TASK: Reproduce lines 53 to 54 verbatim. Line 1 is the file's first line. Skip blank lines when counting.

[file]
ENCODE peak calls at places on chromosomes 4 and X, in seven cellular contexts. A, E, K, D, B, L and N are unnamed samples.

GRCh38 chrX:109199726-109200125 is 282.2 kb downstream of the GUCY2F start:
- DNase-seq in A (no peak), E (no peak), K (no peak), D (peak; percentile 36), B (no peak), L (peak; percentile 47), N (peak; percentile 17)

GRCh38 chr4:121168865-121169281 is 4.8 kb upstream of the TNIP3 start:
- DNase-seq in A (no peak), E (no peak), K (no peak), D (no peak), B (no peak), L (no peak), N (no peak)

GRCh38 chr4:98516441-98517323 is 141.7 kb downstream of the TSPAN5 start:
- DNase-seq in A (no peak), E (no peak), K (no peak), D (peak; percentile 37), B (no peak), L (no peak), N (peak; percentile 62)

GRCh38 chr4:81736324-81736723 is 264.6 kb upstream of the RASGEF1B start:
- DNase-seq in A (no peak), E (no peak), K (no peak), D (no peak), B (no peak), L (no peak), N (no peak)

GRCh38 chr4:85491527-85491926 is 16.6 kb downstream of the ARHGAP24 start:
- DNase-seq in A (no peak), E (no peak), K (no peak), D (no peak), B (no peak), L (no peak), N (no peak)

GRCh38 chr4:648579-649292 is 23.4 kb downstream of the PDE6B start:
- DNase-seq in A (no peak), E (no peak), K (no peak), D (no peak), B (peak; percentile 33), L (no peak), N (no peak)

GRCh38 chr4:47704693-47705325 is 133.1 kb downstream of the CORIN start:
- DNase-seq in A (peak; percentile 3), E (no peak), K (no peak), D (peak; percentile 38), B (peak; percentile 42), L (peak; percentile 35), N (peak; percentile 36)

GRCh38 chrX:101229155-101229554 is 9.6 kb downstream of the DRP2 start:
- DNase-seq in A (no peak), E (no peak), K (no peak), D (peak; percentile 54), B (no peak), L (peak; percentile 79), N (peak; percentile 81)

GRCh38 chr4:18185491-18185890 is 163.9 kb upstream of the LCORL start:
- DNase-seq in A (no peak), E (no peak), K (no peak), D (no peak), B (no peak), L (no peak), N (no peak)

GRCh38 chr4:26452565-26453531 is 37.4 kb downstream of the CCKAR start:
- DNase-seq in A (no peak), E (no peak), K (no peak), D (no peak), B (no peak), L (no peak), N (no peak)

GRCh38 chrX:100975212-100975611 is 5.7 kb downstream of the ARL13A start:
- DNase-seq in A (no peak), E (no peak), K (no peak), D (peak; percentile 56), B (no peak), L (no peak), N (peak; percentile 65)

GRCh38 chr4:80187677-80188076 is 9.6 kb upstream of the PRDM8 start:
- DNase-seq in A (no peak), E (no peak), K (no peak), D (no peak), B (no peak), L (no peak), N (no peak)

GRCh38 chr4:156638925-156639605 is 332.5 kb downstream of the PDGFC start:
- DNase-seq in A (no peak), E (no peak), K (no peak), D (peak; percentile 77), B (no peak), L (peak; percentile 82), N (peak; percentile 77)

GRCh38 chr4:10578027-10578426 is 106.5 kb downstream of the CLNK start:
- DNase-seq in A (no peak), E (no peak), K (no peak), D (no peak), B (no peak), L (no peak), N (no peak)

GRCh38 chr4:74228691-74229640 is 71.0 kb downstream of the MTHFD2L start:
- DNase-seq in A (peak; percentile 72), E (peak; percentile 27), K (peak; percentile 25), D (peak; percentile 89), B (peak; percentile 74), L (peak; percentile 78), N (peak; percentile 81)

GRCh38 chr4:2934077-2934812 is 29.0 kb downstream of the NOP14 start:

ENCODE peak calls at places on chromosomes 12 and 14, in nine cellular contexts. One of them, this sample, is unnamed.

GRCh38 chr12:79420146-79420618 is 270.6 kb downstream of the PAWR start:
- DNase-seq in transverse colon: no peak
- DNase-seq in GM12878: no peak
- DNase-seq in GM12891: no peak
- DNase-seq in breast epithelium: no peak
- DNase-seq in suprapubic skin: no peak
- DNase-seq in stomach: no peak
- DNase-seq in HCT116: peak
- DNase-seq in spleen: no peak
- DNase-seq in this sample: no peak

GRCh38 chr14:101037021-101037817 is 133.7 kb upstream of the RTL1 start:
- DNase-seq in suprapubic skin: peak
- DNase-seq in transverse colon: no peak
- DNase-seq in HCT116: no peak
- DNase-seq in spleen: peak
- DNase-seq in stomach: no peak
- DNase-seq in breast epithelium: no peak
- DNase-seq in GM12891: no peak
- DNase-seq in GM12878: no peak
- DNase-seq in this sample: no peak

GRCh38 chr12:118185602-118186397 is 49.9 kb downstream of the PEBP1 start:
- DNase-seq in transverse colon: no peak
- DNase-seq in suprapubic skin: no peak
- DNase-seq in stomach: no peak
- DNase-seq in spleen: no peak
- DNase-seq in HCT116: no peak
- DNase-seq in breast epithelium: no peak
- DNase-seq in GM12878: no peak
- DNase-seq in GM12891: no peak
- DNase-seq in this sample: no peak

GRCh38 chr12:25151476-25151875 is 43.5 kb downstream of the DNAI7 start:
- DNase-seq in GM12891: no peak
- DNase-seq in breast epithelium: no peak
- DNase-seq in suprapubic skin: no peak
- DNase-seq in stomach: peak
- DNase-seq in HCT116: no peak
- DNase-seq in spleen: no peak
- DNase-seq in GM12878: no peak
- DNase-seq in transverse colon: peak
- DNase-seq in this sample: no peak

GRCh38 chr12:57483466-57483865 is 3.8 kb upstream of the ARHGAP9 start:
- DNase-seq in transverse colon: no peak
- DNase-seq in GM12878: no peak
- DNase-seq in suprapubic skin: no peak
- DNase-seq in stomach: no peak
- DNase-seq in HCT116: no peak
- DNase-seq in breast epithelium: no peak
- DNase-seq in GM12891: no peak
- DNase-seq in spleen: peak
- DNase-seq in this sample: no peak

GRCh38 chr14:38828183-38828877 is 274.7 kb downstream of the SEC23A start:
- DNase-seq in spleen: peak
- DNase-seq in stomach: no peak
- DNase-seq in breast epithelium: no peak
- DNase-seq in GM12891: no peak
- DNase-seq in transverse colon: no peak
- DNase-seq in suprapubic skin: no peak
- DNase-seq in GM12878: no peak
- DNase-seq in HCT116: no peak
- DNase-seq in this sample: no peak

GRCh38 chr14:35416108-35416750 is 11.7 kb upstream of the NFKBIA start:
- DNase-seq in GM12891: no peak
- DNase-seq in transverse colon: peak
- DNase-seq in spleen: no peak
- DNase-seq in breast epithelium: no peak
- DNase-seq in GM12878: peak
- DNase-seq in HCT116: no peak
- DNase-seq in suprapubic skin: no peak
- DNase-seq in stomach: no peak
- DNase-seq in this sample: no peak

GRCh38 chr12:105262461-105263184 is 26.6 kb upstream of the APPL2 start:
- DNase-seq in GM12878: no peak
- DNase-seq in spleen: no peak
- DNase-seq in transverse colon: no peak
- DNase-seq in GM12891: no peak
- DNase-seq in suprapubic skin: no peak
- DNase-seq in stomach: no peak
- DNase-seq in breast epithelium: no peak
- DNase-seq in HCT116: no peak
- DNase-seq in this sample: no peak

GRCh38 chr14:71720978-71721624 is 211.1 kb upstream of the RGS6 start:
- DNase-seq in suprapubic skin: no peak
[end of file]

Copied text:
- DNase-seq in this sample: no peak

GRCh38 chr12:118185602-118186397 is 49.9 kb downstream of the PEBP1 start: